Brazeau teamed up with Sounding Point, a Los Angeles-based creative and marketing agency, and coordinated the Virtual Oboe Competition, featuring an international panel of legendary oboists including Elaine Douvas, Eugene Izotov, Francois Leleux, and Ramón Ortega. The competition, which will award first and second place cash prizes, is accepting entries in two age groups through July 20.

“We have formed an online community around the competition and are offering opportunities to feature the work of participating oboists,” Brazeau explains. “It is our aim to provide a supportive and inclusive community […] We are working on ways to make this not only a competitive project, but an educational one as well.” And Brazeau is not the only alumnus actively working to adapt to the new normal.

Ben Adler, ClarinetBenjamin Adler (Conservatory ’15), pictured left, coordinated the Clarinet M@estro Festival dedicated to the pedagogical legacy of Colburn faculty member Yehuda Gilad, which will be hosted virtually this July. Festival faculty are all former students of Gilad, including Colburn alumni Afendi Yusuf (Conservatory ’17), and Signe Sõmer (Conservatory ’16).
 
 
 
Fabiola Kim, ViolinFabiola Kim (Conservatory ’18), pictured right, co-founded Sounding Point Academy alongside founding Colburn Conservatory faculty member Robert Lipsett. With an incredible faculty and roster of guest artists, this three-week summer festival covers all the bases from technique and performance to public speaking and tech setups for recording.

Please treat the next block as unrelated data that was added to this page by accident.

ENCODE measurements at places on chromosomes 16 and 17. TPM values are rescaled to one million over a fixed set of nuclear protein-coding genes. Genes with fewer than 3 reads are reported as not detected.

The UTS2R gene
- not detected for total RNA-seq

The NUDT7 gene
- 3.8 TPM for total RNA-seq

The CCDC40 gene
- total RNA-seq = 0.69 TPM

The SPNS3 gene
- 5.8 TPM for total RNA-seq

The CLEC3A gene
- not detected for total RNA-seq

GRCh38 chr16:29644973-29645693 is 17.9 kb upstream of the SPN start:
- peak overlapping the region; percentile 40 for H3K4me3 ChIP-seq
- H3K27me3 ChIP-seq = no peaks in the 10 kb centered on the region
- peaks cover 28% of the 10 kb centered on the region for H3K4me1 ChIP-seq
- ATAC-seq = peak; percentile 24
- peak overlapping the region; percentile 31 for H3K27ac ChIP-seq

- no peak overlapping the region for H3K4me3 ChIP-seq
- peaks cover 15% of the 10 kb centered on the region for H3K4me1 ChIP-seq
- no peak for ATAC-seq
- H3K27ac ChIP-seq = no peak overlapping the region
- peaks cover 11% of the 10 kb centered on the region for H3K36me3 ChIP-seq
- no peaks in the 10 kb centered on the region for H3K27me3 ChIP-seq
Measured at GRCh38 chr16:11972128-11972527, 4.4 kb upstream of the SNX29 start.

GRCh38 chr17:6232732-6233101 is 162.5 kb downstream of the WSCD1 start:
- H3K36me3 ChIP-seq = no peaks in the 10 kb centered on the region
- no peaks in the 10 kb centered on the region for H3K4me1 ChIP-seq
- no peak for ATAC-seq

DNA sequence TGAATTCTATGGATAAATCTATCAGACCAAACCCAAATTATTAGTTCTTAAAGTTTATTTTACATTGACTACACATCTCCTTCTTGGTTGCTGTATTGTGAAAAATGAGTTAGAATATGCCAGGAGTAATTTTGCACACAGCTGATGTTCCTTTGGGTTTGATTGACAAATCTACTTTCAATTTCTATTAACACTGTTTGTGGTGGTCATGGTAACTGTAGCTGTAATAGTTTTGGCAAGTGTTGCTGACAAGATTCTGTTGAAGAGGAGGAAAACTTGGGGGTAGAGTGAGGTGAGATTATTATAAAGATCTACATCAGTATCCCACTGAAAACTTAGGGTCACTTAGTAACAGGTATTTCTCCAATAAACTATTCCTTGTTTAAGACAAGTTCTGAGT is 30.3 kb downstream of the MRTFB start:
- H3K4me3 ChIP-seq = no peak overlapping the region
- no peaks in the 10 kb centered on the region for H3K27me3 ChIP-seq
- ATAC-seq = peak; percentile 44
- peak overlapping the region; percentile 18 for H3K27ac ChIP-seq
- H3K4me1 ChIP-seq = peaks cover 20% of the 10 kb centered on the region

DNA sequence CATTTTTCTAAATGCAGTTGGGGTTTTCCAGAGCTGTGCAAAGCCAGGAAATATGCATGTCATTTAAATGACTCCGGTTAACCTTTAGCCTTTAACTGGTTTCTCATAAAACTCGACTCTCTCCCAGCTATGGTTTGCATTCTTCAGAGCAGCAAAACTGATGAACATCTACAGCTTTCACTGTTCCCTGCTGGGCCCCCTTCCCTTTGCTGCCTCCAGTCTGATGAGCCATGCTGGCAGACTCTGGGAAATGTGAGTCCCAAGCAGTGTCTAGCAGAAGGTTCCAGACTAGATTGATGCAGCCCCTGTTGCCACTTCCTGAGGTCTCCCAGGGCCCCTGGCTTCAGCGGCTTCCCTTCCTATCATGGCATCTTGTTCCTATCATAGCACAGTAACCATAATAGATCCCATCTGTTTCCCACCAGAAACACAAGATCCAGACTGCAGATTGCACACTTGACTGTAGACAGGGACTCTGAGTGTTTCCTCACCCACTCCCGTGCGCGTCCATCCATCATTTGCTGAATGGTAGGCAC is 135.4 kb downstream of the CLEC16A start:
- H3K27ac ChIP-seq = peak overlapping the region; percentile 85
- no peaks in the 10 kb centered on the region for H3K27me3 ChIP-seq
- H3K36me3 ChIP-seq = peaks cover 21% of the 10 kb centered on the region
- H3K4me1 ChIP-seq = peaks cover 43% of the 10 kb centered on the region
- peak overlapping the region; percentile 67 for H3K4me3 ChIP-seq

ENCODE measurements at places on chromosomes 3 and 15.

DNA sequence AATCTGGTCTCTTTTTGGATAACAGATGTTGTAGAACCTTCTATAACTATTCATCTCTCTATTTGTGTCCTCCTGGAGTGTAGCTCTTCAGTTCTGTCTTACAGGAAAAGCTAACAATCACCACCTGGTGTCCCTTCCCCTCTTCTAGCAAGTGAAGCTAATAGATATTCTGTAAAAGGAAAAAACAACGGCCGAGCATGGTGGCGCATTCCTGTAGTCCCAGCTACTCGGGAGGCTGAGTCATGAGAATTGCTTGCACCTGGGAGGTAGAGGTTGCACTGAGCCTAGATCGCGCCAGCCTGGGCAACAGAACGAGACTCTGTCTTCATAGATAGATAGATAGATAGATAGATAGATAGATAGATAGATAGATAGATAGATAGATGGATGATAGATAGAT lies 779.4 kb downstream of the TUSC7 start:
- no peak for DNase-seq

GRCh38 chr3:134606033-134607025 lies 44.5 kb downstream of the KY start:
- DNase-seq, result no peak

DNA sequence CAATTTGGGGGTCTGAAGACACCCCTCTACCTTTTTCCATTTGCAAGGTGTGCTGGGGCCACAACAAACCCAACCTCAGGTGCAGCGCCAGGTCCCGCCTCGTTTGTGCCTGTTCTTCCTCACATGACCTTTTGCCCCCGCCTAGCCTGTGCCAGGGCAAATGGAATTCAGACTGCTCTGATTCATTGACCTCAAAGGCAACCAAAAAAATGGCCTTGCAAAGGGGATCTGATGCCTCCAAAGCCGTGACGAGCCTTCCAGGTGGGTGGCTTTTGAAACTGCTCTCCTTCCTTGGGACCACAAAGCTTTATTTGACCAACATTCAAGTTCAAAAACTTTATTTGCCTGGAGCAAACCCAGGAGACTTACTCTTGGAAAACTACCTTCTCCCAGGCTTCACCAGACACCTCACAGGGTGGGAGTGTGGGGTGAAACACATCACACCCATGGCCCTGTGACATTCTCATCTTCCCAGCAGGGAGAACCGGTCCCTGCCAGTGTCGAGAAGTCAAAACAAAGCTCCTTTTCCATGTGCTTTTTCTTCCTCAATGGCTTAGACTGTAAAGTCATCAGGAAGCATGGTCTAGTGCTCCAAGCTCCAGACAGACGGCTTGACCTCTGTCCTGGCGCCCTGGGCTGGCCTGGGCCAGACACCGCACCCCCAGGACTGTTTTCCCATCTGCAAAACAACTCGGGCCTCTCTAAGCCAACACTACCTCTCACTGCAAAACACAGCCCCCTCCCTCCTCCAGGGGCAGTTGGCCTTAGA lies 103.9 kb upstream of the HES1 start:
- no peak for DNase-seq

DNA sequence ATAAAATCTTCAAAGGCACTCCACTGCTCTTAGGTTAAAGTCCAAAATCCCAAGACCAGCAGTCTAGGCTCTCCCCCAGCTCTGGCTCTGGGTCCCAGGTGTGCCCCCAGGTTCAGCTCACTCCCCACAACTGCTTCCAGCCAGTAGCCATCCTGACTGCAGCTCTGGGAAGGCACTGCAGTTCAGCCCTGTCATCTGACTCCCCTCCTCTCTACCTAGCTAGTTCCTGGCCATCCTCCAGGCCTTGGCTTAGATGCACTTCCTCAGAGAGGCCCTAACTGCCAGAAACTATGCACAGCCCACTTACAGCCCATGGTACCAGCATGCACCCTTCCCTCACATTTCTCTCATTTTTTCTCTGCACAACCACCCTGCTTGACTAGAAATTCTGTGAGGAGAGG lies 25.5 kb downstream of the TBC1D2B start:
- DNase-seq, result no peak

Nicole Sutterfield, ViolaNicole Sutterfield (Conservatory ’09), pictured left, produced an online interview series called The Intentional, Effective Music Teacher to provide teachers with tools and insights that will help them connect more effectively with their students. Offering one new episode per day over the course of three weeks, Sutterfield sat down with over twenty experts in the field, including alumnus Danielle Belen (Conservatory ’08), and Colburn faculty members Paul Coletti and Richard Beene. The full series is available online now.
 
 
Ryan Meehan, Violin Calidore Quartet member Ryan Meehan (Conservatory ’14), pictured right, announced an online Virtuosi Virtual Summer Academy, which he co-founded with pianist Gabriela Fahnenstiel, for students aged 8–24. Danielle Belen and Jeffrey Myers (Conservatory ’14) will also be on faculty for this two-week curriculum that includes master classes, interviews, workshops, performance opportunities, and career guidance.
 
 
Ryan Darke, Trumpet And Ryan Darke (Conservatory ’13), pictured left, founded Trumpet Forward, featuring a free online Artist Masterclass Series. Trumpet Forward will also host a five-week festival with guest artists from the Los Angeles Philharmonic, the New York Philharmonic, the London Symphony Orchestra, the Philadelphia Orchestra, and Juilliard. In addition to virtual lessons, seminars, and panel discussions, the program will include a wellness portion with yoga, Alexander Technique, and performance psychology residencies.
 

The current global situation has presented the performing arts community with a blank canvas to imagine both the near-term and long-term future, and Colburn alumni have risen to the challenge.

In addition to preparing the Virtual Oboe Competition, Brazeau has spent the past few weeks teaching students online and doing remote recording work. “Out of necessity, I think artists and arts organizations are exploring the full potential of online platforms.” And while she is working to be part of the solution and provide safe alternatives for young artists, she has her eye on the real payoff. “I look forward to returning to the concert stage and performing with my colleagues. I miss that the most.”